The Post just doesn't understand. It's not just al Qaeda or its related networks, it's the ideological vision embraced and advanced by al Qaeda. The Post pretends that Kerry has eschewed Bush's grand democratic vision in favor of Bush's blinkered "deck of cards" strategy. Kerry has endorsed neither - he wants to fight the real enemy, the vicious ideological strain of radical Islam. From this fight, Iraq has been worse even than a "diversion" - it has been a strategic failure, resulting in the "emboldening" of our enemies [note: I am not implying that this was the intended result, and am not implying that Bush wants terrorists to win - that type of argument is the exclusive provenance of the GOP].
The Post claims to be "in the center," though its interpretation of the center reflects more the "no spin zone" of Fox News than a genuine effort to understand the impact and importance of Iraq. Washington DC is a beautiful, cosmopolitan city virtually overflowing with wonks and experts, people with a deep understanding of what's going on in the world. It's a shame that the editors of the region's flagship paper don't enjoy those luxuries more often.
It's not really news that our attacks on al-Qaeda have dispersed the organization, resulting in a decentralized network and ideological position that still presents an ominous threat to American. The British think tank IISS produced the best analysis on the subject almost a year ago [summary here; other reports on IISS reports here, here, here].
I should say it's not news to anyone who has been closely following the situation. It is, apparently, news to the Bush administration though.
[O]fficials warn that the Bush administration's upbeat assessment of its successes is overly optimistic and masks its strategic failure to understand and combat Al Qaeda's evolution. [LA Times, archive here]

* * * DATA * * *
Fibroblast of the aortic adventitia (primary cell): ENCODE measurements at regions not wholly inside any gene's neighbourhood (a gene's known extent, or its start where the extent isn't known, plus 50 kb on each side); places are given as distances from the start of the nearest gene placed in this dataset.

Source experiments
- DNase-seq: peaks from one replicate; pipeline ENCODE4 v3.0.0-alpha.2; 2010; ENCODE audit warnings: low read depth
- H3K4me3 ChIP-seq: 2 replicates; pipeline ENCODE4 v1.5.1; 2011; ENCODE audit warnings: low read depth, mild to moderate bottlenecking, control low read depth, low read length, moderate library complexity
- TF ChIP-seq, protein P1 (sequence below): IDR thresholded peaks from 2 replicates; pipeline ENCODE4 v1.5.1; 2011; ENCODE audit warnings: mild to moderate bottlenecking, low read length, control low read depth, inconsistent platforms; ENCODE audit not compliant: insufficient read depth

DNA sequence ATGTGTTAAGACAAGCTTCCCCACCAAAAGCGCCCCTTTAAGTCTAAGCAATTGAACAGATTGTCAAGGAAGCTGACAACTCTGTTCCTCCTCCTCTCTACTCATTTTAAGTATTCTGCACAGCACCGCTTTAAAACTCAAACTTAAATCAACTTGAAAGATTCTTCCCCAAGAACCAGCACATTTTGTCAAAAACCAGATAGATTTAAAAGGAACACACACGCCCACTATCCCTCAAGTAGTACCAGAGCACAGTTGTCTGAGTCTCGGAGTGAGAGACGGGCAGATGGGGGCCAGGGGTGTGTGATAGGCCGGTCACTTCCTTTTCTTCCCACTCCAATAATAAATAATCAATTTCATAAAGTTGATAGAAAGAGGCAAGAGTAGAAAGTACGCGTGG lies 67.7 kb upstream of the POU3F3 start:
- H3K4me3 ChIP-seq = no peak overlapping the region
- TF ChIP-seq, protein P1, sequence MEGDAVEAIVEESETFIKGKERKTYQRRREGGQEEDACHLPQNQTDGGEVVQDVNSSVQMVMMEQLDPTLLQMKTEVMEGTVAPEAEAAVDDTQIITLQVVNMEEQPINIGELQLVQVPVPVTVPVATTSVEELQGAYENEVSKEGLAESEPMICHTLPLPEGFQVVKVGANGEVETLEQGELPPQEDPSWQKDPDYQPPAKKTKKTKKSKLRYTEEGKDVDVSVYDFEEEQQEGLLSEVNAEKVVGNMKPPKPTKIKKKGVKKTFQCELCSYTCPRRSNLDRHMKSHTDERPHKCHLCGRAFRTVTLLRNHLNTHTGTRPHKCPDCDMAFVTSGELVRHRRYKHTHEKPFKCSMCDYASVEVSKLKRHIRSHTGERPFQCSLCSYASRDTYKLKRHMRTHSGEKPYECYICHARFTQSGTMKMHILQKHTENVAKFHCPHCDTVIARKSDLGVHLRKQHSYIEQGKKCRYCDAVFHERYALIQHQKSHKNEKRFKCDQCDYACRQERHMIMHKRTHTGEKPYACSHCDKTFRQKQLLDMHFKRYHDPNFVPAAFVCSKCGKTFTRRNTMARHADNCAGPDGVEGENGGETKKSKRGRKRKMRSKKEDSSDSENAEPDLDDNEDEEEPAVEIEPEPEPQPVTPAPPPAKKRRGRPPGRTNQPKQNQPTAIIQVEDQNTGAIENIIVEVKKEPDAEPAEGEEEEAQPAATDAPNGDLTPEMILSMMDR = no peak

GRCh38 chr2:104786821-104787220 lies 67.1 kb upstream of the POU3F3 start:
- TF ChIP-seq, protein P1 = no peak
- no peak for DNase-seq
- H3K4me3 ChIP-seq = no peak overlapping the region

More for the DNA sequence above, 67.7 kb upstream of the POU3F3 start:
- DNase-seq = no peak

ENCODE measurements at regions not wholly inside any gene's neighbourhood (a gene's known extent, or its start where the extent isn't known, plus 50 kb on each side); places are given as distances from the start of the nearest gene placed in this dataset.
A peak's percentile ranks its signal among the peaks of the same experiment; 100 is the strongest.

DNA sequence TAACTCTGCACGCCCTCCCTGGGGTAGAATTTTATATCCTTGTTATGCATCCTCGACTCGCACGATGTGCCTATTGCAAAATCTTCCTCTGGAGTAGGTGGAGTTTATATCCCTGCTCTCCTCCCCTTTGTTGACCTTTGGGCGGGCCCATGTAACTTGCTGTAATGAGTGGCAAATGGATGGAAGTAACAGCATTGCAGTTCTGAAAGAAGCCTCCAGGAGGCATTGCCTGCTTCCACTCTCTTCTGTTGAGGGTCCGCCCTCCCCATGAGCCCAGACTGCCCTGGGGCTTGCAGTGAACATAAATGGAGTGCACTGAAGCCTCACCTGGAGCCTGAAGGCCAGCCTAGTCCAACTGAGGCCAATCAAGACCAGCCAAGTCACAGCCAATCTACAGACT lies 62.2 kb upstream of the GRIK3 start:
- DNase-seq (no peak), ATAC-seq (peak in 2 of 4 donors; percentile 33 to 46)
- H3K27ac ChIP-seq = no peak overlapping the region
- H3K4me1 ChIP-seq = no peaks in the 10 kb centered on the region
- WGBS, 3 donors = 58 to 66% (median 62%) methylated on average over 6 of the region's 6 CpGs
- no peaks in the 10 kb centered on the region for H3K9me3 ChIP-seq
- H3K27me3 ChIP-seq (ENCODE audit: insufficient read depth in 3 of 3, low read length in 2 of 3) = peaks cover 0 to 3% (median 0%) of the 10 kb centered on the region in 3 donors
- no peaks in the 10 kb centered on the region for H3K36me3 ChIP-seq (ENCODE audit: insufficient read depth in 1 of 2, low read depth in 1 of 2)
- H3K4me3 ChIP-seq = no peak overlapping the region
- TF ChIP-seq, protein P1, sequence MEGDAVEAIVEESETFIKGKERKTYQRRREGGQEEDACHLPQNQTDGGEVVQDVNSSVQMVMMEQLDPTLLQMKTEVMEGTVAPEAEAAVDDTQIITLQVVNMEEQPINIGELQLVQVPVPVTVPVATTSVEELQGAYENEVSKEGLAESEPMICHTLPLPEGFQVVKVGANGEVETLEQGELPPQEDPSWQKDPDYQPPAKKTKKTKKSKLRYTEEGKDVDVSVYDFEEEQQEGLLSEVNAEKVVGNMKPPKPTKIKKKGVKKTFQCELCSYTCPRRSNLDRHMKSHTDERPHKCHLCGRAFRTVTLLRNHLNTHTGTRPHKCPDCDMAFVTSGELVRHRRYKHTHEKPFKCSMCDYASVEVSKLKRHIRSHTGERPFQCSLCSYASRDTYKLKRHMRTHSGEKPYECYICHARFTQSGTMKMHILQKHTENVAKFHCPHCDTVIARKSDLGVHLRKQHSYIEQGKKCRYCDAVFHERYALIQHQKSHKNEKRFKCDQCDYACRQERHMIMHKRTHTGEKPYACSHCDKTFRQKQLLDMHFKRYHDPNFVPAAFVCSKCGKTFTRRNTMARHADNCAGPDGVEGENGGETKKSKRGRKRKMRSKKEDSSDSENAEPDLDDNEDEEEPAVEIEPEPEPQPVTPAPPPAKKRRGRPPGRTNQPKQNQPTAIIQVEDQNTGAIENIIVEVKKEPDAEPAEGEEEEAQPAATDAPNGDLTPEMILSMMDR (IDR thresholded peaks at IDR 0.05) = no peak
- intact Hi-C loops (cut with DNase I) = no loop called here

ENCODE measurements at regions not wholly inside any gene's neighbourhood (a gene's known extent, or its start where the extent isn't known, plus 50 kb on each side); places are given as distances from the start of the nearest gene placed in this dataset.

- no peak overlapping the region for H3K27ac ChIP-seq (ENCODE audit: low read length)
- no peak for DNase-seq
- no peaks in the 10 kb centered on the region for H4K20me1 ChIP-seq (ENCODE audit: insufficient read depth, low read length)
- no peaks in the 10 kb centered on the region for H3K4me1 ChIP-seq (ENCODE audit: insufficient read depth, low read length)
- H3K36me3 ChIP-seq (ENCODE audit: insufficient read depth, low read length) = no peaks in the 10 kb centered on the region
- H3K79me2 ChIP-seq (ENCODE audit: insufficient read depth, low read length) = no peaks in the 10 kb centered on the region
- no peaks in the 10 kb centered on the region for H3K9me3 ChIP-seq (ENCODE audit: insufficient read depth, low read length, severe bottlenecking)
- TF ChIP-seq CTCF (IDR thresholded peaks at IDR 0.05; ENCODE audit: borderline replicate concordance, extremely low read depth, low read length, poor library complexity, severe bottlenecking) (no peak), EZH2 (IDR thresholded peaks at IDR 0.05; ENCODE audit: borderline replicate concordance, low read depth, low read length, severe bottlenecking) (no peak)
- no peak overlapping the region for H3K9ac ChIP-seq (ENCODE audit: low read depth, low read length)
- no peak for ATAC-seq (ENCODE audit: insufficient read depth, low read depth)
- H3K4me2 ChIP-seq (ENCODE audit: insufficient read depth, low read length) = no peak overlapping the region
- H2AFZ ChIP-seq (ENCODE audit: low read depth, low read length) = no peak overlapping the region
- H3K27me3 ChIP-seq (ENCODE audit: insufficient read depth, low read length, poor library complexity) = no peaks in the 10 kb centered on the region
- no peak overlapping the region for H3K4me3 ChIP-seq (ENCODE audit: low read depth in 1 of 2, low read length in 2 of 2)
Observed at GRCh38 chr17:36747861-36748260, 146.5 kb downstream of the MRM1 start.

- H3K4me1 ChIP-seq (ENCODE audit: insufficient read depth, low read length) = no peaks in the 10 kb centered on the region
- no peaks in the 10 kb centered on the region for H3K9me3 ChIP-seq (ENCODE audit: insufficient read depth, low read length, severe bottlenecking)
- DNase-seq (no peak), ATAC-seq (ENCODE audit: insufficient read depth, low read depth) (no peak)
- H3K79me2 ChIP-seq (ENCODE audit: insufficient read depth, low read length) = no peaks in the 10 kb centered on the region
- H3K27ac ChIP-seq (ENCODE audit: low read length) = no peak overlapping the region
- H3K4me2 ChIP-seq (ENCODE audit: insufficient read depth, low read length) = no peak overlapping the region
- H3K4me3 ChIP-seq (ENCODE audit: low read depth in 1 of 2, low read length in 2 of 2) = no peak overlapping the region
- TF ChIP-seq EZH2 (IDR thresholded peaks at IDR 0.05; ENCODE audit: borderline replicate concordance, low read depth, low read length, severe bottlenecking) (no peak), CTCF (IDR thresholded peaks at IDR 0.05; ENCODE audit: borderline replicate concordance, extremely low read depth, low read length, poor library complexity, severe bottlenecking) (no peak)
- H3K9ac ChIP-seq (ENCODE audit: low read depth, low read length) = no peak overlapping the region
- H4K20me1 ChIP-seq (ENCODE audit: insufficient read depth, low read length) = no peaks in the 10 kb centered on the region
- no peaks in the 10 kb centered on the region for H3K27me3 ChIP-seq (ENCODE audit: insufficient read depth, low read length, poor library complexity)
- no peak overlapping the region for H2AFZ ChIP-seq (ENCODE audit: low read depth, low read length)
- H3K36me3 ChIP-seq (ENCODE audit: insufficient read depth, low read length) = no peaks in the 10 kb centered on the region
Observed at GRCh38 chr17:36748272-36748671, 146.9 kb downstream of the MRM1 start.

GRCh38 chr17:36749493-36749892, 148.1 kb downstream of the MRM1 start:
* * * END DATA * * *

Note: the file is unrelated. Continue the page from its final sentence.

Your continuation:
Part of the problem is that the US strategy - the deck of cards model - is ineffective or even counterproductive:
"Anti-terrorism experts who fault the administration's strategy and its optimism argue that concentrating on individual plots and operatives obscures the need to address the broader dimensions of Islamic extremism and makes it impossible to mount an effective defense."
The LAT article is worth a full read.
When you hear John Kerry say that "we have traded a dictator for a chaos that has left America less secure," thank God that at least one candidate cares about reality. This Palm Beach Post editorial says it well.
Barton and his organization estimate that less than 30% of the [Iraqi Reconstruction] money spent reaches Iraqis. Another 30% appears to be going to security, about 10% to U.S. government overhead, 6% to contractor profits, and 12% on insurance and foreign workers' salaries. The rest, perhaps 15%, may be lost to corruption and mismanagement, they estimate.
Several government analysts, who spoke on condition of anonymity because of the political sensitivity of the issue, acknowledged that the total amount lost to special costs was probably about 50% and that the administration planned to undertake a study to determine the extent of the extra costs. One government analyst said the costs of security and lost property could be estimated with some precision, "and that gets you close to around 50%."
Why is the situation so bad? Because the administration opted to work with "major contractors such as Bechtel and Halliburton," rather than on "locally staffed rebuilding projects, training police and other officials, and working to get government agencies and democratic institutions up and running." And it's going to get worse: insurance costs, security costs, and contractual indemnities will exacerbate the situation in the near future.
In the contentious $87 billion appropriation that passed almost a year ago, George Bush refused to separate money for reconstruction from money for the troops. He threatened to veto any bill that wasn't exactly what he wanted. The lack of oversight in his scheme has contributed to the "predicament" we are in today. John Kerry wanted more oversight and more accountability.